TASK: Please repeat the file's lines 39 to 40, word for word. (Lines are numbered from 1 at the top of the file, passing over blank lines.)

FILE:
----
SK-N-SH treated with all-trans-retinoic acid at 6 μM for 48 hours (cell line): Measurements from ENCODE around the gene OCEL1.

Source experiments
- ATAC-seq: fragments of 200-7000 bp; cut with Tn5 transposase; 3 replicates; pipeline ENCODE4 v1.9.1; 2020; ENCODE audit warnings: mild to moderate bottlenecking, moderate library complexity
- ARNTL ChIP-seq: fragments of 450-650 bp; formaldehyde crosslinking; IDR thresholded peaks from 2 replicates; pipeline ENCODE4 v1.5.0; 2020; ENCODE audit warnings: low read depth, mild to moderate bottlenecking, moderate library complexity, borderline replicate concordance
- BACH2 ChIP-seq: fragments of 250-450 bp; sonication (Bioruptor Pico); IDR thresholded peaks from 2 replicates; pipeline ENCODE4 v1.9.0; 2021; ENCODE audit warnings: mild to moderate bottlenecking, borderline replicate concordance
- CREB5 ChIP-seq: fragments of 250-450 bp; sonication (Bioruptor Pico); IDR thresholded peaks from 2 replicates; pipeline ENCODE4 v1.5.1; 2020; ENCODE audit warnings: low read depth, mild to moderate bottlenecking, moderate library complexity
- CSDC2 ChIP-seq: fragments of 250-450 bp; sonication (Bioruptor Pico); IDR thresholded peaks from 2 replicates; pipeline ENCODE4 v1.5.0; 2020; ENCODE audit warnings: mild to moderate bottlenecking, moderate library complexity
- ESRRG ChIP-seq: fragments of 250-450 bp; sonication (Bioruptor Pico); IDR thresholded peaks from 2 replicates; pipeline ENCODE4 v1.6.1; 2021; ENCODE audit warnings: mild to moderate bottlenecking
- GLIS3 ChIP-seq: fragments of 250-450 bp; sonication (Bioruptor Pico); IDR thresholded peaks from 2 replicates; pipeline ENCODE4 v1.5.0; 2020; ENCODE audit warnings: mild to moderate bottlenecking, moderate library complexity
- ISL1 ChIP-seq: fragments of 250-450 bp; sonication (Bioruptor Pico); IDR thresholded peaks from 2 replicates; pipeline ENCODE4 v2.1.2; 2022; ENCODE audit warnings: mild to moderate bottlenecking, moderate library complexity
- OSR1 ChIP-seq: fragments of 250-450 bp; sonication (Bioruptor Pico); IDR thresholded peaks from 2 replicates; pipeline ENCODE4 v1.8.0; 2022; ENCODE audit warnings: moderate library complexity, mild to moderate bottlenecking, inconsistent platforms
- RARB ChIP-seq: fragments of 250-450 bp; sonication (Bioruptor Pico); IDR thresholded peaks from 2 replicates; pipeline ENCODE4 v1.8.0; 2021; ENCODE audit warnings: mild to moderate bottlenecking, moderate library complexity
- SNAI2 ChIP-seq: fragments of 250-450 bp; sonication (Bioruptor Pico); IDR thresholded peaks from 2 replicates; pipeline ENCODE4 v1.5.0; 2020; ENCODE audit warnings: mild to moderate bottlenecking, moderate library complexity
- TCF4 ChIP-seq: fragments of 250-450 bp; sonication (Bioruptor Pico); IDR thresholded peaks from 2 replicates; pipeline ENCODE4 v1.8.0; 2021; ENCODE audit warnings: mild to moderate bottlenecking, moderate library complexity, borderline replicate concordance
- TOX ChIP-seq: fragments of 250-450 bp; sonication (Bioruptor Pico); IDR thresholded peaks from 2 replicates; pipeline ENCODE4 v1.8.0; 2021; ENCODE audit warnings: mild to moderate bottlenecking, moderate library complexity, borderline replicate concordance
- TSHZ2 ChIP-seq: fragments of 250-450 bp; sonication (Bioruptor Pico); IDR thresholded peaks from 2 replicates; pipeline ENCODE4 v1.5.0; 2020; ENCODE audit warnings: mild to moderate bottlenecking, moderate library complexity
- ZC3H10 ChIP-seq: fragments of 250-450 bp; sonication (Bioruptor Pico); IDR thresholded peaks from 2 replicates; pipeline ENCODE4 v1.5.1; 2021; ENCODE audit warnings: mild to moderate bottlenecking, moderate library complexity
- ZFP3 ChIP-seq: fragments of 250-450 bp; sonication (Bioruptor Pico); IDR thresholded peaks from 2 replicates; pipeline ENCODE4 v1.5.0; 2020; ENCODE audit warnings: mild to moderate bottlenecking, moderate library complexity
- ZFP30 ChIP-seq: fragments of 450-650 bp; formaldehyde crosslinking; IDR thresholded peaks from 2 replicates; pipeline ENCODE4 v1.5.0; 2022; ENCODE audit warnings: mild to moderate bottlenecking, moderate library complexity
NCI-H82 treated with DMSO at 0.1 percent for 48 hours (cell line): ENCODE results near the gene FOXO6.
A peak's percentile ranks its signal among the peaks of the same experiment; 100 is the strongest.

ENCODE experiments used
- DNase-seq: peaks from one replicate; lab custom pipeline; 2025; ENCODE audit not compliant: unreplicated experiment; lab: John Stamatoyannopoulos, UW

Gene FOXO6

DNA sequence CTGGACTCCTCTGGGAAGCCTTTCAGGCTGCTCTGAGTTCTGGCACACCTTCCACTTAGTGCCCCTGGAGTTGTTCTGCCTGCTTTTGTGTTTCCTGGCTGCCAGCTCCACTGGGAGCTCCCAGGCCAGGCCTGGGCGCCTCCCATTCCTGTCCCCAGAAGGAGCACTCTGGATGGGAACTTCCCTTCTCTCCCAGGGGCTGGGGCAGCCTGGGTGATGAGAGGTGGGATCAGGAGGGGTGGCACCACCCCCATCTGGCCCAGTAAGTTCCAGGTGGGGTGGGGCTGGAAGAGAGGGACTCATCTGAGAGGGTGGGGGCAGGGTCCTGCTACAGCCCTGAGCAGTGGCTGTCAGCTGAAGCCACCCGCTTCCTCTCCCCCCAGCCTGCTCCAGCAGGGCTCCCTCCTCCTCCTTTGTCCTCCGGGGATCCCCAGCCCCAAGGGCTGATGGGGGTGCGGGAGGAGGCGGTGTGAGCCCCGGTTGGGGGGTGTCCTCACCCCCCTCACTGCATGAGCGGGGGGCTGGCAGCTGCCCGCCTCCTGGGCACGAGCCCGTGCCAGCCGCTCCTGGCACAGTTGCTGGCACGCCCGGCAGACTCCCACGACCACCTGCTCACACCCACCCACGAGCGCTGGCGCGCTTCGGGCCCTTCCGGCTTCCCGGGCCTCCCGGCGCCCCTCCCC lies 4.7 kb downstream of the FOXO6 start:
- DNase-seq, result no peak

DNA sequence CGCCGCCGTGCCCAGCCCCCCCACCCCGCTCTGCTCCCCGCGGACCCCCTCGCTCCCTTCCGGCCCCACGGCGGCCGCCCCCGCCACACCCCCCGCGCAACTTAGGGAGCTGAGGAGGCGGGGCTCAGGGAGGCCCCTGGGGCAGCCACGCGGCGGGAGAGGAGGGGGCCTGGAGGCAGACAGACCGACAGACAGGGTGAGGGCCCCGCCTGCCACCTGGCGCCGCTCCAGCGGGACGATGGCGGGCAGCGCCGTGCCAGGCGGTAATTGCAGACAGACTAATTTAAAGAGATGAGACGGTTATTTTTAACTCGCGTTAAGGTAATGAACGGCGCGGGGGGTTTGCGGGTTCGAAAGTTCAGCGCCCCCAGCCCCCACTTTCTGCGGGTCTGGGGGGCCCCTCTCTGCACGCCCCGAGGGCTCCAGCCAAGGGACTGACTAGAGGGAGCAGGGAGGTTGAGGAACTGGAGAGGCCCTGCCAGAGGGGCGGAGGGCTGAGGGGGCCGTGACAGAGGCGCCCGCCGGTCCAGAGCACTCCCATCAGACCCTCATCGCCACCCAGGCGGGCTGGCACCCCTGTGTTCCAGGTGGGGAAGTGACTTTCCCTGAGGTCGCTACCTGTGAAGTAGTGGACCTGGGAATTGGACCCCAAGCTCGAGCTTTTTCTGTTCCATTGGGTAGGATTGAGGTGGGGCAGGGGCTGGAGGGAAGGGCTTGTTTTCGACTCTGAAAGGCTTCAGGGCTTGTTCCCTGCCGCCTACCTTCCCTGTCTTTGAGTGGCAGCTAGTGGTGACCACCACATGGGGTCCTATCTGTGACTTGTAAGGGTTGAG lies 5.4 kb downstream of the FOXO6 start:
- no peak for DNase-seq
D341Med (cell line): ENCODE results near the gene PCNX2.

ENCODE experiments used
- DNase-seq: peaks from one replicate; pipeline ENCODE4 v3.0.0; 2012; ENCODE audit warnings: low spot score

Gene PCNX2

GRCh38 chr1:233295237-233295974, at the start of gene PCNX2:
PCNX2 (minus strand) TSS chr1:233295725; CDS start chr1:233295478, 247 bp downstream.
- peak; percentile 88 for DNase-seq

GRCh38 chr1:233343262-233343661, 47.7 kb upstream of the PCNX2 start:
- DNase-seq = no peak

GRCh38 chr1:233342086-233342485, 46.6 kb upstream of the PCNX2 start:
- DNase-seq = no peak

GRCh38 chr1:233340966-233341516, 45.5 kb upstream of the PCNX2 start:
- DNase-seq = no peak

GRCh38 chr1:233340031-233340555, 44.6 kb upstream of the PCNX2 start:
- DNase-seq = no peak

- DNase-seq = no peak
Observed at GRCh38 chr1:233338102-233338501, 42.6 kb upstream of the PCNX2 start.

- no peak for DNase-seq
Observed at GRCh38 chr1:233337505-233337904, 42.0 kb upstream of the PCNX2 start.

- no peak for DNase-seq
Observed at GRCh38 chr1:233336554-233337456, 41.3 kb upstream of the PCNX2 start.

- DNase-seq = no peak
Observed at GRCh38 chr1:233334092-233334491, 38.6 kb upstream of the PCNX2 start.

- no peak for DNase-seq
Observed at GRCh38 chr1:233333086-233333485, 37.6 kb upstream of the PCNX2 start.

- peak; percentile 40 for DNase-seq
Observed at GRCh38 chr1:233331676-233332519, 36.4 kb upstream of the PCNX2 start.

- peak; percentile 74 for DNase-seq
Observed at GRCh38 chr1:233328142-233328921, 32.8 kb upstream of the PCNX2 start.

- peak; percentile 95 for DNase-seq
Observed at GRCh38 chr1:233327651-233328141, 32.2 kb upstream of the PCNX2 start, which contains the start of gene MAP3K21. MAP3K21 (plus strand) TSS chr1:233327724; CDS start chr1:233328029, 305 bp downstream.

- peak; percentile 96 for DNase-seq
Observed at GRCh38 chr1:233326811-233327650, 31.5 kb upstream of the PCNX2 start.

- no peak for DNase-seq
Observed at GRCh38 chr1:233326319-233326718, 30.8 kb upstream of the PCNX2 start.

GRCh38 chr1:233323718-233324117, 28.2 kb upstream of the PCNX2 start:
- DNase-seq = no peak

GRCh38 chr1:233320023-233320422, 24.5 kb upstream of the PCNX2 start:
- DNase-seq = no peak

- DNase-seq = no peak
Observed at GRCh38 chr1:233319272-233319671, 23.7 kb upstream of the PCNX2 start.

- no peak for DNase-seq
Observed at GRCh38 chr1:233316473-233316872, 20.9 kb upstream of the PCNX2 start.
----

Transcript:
- DNase-seq = no peak

GRCh38 chr1:233340966-233341516, 45.5 kb upstream of the PCNX2 start: